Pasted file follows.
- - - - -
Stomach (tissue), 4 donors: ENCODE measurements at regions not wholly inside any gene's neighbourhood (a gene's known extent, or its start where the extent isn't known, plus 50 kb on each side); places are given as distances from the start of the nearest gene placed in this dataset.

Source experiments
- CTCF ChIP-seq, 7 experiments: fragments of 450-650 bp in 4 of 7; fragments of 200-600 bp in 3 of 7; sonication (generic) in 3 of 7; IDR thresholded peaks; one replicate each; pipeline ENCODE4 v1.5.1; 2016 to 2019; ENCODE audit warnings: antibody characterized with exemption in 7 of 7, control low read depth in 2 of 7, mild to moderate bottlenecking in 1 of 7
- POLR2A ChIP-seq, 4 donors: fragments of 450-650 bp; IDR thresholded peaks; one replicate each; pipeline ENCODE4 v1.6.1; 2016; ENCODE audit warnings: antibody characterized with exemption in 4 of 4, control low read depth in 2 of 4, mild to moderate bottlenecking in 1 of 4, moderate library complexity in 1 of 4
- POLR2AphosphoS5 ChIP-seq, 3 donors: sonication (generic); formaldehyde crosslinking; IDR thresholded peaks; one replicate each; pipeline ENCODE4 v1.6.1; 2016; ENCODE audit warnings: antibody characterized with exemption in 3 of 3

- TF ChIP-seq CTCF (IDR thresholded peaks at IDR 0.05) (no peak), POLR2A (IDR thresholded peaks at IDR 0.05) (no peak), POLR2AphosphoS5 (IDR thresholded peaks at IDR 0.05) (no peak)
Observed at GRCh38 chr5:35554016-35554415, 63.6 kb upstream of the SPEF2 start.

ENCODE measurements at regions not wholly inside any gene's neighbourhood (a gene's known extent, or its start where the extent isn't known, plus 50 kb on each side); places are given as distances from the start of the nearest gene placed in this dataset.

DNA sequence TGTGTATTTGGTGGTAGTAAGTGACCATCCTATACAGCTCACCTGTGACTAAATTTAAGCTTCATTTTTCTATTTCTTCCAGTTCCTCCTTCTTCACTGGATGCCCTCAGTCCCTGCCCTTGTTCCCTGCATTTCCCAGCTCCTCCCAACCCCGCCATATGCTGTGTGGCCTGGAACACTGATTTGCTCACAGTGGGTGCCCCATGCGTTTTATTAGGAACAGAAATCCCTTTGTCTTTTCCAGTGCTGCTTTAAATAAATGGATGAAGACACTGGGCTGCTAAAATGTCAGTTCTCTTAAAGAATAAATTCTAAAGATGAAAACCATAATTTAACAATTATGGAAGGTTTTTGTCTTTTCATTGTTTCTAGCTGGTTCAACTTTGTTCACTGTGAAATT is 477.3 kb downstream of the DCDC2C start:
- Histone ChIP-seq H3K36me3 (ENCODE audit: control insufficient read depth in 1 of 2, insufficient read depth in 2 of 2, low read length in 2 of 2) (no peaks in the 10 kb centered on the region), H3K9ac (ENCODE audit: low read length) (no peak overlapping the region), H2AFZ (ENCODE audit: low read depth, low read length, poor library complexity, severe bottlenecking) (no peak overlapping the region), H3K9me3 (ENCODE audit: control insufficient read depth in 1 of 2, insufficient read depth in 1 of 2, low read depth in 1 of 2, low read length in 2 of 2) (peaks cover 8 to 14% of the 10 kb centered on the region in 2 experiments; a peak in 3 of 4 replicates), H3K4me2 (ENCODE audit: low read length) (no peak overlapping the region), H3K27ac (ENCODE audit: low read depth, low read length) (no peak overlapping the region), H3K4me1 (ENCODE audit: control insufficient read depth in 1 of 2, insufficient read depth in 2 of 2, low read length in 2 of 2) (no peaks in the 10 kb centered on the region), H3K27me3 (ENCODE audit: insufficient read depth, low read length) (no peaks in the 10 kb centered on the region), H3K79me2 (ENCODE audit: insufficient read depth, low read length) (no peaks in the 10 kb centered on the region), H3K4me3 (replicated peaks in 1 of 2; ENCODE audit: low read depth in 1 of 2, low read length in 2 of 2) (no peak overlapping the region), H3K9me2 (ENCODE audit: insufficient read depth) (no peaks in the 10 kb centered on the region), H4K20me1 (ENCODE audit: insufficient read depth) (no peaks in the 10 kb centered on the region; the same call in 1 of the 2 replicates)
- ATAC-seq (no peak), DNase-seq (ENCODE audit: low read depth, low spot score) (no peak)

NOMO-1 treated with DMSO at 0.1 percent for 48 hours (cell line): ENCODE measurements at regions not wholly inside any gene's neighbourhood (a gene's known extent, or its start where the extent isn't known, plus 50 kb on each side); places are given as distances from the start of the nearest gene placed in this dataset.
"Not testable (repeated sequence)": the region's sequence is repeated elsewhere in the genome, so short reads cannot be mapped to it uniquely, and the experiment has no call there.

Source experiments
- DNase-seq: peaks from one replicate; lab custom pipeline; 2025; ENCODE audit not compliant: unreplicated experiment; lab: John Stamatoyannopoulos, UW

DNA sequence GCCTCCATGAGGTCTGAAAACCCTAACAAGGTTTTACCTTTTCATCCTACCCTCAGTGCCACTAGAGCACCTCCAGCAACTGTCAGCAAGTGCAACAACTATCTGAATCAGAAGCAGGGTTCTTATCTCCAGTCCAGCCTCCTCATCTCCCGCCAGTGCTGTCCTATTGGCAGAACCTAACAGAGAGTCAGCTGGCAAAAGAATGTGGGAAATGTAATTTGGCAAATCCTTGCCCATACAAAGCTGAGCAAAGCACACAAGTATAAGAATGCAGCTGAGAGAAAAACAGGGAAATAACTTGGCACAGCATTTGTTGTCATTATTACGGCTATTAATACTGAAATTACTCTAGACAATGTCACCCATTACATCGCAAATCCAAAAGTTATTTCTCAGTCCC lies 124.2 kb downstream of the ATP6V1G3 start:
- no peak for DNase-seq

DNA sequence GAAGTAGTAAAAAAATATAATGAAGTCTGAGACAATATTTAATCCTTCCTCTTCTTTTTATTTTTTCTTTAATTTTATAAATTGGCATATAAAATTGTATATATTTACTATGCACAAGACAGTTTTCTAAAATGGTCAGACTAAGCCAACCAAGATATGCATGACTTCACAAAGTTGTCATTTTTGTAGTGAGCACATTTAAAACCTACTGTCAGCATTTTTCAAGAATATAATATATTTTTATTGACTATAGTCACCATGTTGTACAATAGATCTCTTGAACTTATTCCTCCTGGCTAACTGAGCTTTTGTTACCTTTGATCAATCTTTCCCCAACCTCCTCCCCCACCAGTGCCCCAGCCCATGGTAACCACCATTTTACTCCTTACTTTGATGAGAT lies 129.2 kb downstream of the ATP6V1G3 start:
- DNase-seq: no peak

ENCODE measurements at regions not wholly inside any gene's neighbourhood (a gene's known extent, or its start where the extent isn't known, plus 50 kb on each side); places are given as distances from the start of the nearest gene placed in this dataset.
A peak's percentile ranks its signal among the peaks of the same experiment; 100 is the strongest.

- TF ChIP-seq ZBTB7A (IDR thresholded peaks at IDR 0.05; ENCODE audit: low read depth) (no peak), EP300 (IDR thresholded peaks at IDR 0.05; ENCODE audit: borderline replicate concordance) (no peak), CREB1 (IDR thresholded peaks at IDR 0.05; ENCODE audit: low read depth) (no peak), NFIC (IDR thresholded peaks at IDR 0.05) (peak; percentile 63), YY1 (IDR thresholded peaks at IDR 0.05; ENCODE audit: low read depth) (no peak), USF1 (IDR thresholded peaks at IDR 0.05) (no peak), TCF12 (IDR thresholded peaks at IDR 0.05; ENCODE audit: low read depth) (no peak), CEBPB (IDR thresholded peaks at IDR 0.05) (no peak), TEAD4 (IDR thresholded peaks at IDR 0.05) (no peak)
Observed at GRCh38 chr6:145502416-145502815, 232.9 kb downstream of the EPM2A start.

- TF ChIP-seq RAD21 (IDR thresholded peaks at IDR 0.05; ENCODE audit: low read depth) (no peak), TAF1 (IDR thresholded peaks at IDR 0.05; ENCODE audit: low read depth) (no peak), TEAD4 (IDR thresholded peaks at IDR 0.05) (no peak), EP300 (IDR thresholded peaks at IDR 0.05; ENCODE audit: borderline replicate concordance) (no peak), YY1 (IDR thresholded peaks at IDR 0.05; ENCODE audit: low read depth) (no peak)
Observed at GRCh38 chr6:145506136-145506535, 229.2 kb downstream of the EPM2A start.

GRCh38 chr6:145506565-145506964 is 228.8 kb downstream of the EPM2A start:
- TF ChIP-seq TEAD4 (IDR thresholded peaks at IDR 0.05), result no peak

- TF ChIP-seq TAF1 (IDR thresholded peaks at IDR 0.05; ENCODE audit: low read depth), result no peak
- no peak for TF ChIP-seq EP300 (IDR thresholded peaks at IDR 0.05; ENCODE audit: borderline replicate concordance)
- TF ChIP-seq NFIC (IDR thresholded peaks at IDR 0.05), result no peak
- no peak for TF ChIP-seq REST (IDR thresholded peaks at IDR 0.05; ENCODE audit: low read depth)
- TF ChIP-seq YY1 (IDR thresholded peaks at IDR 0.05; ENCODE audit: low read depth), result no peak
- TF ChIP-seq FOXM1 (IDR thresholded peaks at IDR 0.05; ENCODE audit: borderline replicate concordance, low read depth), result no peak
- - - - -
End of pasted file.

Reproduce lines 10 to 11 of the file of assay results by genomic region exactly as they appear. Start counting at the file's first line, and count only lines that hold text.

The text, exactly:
- Histone ChIP-seq H3K36me3 (ENCODE audit: control insufficient read depth in 1 of 2, insufficient read depth in 2 of 2, low read length in 2 of 2) (no peaks in the 10 kb centered on the region), H3K9ac (ENCODE audit: low read length) (no peak overlapping the region), H2AFZ (ENCODE audit: low read depth, low read length, poor library complexity, severe bottlenecking) (no peak overlapping the region), H3K9me3 (ENCODE audit: control insufficient read depth in 1 of 2, insufficient read depth in 1 of 2, low read depth in 1 of 2, low read length in 2 of 2) (peaks cover 8 to 14% of the 10 kb centered on the region in 2 experiments; a peak in 3 of 4 replicates), H3K4me2 (ENCODE audit: low read length) (no peak overlapping the region), H3K27ac (ENCODE audit: low read depth, low read length) (no peak overlapping the region), H3K4me1 (ENCODE audit: control insufficient read depth in 1 of 2, insufficient read depth in 2 of 2, low read length in 2 of 2) (no peaks in the 10 kb centered on the region), H3K27me3 (ENCODE audit: insufficient read depth, low read length) (no peaks in the 10 kb centered on the region), H3K79me2 (ENCODE audit: insufficient read depth, low read length) (no peaks in the 10 kb centered on the region), H3K4me3 (replicated peaks in 1 of 2; ENCODE audit: low read depth in 1 of 2, low read length in 2 of 2) (no peak overlapping the region), H3K9me2 (ENCODE audit: insufficient read depth) (no peaks in the 10 kb centered on the region), H4K20me1 (ENCODE audit: insufficient read depth) (no peaks in the 10 kb centered on the region; the same call in 1 of the 2 replicates)
- ATAC-seq (no peak), DNase-seq (ENCODE audit: low read depth, low spot score) (no peak)